The 10-petaflop IBM Blue Gene/Q supercomputer, code-named 'Mira', will be operational in 2012 and made available to scientists from industry, academia and government research facilities around the world.
"Computation and supercomputing are critical to solving some of our greatest scientific challenges, like advancing clean energy and understanding the Earth's climate," said Rick Stevens, associate laboratory director for computing, environment and life sciences at Argonne National Laboratory. "Argonne's new IBM supercomputer will help address the critical demand for complex modeling and simulation capabilities, which are essential to improving our economic prosperity and global competitiveness."
Argonne National Laboratory will use IBM's next-generation Blue Gene/Q supercomputer to stoke economic growth and improve U.S. competitiveness for such challenges as designing electric car batteries, understanding climate change and exploring the evolution of the universe.
The 10 petaflop system, named "Mira", will be twice as fast as today's fastest supercomputer, providing a strong science and technology engine that will fuel national innovation. Argonne is one of the U.S. Department of Energy's oldest and largest labs for science and engineering research, located some 20 minutes outside Chicago, IL (Feature Photo Service).
Argonne's current supercomputer, Intrepid, is an IBM Blue Gene/P machine capable of producing over 500 trillion calculations a second. Mira will be 20 times faster, running programs at 10 quadrillion calculations a second. If every man, woman and child in the United States performed one calculation each second, it would take them almost a year to do as many calculations as Mira will do in one second.
The Argonne Leadership Computing Facility (ALCF) is already working with potential users as part of the "Early Science Program," a program designed to get researchers working on the most effective ways to leverage the computer's power as soon as it is installed.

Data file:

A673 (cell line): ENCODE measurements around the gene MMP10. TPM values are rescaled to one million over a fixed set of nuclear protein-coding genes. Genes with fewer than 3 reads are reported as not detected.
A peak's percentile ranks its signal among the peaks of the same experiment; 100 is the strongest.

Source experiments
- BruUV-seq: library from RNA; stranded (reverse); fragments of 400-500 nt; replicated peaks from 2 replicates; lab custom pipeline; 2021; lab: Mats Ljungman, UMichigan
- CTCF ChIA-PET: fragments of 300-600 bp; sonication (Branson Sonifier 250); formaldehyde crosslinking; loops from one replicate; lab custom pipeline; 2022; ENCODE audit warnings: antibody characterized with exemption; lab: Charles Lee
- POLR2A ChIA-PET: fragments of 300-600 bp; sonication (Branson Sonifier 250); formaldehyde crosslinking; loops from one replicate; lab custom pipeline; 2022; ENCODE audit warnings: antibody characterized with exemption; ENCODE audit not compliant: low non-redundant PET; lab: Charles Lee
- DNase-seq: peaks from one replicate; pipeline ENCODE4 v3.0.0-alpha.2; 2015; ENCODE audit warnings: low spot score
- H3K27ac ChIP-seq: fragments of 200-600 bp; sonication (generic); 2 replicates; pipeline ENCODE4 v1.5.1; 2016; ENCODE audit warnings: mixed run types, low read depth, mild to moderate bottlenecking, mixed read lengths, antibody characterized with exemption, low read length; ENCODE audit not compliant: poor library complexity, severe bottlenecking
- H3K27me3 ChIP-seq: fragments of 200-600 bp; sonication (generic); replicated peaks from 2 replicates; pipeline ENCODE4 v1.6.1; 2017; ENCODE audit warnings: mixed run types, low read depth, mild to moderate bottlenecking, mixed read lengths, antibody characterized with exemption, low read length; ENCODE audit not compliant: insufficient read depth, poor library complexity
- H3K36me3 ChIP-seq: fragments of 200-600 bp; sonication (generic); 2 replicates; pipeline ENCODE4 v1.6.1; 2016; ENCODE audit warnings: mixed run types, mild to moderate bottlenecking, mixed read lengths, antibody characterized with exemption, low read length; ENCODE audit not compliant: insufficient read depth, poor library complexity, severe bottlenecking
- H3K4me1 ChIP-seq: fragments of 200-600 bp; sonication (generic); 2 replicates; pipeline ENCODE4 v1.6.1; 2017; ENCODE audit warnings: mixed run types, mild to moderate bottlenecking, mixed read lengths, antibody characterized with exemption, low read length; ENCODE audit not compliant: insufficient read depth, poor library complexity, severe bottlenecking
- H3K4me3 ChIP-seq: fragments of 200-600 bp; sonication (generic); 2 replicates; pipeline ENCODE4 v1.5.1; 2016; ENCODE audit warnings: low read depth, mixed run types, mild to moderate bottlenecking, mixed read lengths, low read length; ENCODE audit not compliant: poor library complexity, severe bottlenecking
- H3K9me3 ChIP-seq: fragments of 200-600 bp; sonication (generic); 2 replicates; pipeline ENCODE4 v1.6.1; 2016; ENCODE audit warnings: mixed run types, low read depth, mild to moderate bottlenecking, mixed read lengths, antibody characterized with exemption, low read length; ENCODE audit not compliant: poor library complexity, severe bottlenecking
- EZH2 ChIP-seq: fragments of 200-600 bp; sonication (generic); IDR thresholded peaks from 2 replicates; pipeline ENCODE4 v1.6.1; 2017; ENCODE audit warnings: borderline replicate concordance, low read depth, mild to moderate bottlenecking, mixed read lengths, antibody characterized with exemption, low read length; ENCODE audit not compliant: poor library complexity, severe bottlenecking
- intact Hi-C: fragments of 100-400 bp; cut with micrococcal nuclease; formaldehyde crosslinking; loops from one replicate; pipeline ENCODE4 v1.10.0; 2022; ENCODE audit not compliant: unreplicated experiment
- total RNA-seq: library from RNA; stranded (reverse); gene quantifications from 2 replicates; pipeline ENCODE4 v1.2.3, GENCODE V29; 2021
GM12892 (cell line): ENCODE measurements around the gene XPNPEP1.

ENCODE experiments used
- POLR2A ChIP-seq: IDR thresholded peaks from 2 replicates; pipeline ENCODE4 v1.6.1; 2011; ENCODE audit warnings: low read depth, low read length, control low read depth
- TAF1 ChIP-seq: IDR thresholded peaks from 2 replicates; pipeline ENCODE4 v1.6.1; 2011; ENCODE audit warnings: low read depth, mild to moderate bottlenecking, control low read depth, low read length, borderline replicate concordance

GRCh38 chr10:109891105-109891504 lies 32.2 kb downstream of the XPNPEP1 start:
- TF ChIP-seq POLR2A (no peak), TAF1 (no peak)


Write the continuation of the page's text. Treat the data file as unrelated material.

Argonne and DOE have selected 16 projects from a pool of proposals, in a wide variety of disciplines that will be the first to gain access to Mira's capabilities. These span a diverse range of projects from reducing energy inefficiencies in transportation and developing advanced engine designs to spurring advances in energy technologies.
The progress made during the Early Science Program should enable researchers to quickly leverage Mira's computational capability to reach their science goals soon after it is deployed.
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Last year, the ALCF won an Environmental Sustainability (EStar) award for the innovative energy efficient cooling it designed for its current system, and Argonne researchers anticipate that Mira will be significantly more power friendly.
Argonne also envisions Mira as a stepping stone to exascale-class computers that will be faster than petascale-class computers by a factor of a thousand. Exascale computing has the potential to address a class of highly complex workloads that have been beyond our reach, not just due to their sheer size, but because of their inherent uncertainties and unpredictability -- challenges like understanding the impacts of regional climate change and the design of safe nuclear reactors.
Mira will offer an opportunity for scientists to become more familiar with the capabilities an exascale machine will offer and the programming changes it will require. For example, scientists will have to scale their current computer codes to more than 750,000 individual computing cores, providing them preliminary experience on how scalability might be achieved on an exascale-class system with 100s of millions of cores.
Once Mira is online, the DOE's Innovative and Novel Computational Impact on Theory and Experiment (INCITE) and the ASCR Leadership Computing Challenge (ALCC) programs will award blocks of computing time via a peer-reviewed, competitive process to researchers who are working on scientific challenges that are best addressed by the capabilities of high-performance supercomputers.
The system is part of a collaboration between Argonne, IBM and Lawrence Livermore National Laboratory. Blue Gene's speed and expandability have enabled industry and the scientific community to address a wide range of complex problems and make more informed decisions.
Blue Gene is one of 100 Icons of Progress in IBM's 100 year history because it is a radical departure from the supercomputers of its time, consuming only a fraction of the energy and floor space.
I wish I had one at home, but probably couldn't fit enough solar panels on the roof to keep it running. Maybe I don't really need 10 quadrillion calculations per second to browse iTWire articles, anyway!
To read more about IBM's centennial year, see their Welcome to IBM100 page.